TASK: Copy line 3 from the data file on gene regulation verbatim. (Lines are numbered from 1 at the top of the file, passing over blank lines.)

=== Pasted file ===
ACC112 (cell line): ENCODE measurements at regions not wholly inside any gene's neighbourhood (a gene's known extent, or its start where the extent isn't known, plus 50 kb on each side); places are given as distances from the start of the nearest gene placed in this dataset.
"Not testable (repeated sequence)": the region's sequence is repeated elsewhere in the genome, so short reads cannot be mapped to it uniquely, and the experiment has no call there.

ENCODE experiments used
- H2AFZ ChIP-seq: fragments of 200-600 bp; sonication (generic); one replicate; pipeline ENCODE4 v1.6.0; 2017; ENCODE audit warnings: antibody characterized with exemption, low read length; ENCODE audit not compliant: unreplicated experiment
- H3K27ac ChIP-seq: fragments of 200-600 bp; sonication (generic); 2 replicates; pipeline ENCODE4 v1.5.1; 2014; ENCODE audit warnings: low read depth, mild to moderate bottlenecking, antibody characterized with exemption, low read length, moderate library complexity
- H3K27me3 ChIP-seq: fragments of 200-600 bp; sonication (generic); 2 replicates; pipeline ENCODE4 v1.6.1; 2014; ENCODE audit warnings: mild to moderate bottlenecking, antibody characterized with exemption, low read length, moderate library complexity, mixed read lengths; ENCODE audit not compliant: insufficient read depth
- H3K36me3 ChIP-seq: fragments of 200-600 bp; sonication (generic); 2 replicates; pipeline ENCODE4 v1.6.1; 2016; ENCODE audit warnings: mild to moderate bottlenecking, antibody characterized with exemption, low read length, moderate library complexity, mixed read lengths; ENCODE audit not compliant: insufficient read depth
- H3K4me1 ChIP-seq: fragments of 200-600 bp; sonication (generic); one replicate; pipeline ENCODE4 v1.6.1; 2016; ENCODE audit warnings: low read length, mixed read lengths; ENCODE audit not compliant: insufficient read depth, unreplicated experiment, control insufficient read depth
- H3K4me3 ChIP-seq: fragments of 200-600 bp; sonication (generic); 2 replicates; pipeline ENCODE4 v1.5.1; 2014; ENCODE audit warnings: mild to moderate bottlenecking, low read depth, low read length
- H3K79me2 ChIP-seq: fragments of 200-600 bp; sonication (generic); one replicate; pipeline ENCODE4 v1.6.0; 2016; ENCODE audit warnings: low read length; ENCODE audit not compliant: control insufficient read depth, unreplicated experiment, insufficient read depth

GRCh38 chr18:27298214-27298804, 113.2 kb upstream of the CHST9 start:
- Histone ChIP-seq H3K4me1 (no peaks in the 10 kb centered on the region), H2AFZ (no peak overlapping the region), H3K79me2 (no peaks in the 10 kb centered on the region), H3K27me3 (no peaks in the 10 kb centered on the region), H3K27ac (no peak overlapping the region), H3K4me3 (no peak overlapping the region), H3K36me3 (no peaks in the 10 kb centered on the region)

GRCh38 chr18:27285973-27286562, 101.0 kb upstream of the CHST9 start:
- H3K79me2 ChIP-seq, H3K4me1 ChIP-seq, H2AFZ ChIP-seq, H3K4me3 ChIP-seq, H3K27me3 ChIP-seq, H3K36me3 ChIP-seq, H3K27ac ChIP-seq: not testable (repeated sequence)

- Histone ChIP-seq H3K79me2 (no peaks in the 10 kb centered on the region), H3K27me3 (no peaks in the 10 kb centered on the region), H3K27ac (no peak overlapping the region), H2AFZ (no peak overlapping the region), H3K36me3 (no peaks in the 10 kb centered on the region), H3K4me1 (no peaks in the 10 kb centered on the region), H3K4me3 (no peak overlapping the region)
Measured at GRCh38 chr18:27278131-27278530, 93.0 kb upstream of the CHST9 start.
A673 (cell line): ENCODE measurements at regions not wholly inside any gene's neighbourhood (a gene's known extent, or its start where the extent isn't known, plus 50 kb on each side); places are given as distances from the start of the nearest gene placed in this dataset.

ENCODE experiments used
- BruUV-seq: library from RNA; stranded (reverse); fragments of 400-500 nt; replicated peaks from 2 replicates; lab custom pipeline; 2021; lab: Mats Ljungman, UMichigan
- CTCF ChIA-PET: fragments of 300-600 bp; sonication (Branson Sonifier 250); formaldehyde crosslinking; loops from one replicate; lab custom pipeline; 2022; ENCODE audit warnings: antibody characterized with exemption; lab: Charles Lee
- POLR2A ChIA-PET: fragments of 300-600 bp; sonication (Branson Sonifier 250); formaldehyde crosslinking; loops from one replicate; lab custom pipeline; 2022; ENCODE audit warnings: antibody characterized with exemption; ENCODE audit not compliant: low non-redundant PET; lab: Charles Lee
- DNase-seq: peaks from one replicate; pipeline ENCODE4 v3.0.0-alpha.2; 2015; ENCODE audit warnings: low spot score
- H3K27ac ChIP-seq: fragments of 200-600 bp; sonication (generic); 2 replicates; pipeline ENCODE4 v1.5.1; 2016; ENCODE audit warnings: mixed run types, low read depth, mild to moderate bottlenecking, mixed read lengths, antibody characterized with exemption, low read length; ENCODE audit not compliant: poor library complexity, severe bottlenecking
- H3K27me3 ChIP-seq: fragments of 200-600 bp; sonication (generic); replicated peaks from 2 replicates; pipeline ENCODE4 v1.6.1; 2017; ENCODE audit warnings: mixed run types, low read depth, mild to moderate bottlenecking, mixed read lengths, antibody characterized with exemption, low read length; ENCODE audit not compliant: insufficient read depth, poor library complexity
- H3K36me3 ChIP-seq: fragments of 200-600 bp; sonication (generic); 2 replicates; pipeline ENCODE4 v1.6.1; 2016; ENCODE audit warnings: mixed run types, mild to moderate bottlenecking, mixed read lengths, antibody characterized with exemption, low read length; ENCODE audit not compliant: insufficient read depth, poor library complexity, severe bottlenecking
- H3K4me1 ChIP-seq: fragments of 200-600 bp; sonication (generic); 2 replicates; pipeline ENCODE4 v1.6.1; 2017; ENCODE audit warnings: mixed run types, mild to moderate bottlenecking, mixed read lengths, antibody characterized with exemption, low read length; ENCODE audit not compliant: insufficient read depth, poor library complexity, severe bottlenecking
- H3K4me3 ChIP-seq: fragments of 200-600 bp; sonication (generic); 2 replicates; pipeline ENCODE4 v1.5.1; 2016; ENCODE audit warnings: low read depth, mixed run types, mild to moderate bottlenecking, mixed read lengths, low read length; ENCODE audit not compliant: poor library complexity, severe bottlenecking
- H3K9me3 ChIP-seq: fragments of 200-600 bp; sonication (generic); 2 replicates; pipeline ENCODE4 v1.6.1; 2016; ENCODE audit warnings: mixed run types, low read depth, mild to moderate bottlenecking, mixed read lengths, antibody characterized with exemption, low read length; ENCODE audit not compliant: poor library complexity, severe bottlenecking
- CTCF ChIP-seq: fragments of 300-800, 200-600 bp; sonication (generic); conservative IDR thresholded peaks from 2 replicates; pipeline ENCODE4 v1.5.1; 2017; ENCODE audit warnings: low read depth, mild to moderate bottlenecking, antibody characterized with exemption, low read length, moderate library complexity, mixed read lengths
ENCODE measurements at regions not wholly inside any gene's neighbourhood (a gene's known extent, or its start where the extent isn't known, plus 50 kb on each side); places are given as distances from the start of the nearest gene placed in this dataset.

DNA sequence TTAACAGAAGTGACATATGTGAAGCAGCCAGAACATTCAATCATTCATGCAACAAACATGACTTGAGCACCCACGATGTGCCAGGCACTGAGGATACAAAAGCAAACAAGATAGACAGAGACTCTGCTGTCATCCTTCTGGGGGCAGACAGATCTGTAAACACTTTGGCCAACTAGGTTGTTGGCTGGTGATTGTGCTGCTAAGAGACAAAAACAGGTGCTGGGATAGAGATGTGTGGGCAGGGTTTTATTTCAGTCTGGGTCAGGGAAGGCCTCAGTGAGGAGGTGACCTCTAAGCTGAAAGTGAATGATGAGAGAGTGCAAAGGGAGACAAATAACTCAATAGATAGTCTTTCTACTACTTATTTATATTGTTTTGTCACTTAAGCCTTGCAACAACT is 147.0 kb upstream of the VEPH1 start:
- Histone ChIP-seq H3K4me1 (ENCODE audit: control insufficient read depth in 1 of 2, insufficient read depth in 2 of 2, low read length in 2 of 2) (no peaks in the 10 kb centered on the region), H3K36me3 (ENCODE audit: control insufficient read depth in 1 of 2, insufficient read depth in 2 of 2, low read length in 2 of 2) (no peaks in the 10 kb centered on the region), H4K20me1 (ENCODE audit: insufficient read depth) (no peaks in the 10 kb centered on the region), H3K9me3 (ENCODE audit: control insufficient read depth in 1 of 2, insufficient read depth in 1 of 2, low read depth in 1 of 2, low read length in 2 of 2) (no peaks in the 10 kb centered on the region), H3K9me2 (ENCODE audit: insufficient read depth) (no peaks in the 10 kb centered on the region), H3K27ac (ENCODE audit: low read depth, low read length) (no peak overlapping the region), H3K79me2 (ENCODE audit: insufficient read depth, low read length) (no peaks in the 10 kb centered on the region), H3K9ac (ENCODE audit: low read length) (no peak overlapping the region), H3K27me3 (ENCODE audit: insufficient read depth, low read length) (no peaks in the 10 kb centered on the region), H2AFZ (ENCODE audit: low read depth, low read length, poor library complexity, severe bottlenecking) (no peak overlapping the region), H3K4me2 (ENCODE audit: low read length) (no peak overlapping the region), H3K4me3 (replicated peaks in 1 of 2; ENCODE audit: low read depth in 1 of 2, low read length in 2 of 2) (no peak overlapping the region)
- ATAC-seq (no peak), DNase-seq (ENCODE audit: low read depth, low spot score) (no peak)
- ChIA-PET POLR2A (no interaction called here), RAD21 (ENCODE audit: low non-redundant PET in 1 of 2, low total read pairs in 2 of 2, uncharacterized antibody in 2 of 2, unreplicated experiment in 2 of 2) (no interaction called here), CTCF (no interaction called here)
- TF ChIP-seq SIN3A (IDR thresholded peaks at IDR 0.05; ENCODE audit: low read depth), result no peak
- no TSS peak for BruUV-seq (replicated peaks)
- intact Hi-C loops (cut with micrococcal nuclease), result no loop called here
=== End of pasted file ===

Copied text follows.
ENCODE experiments used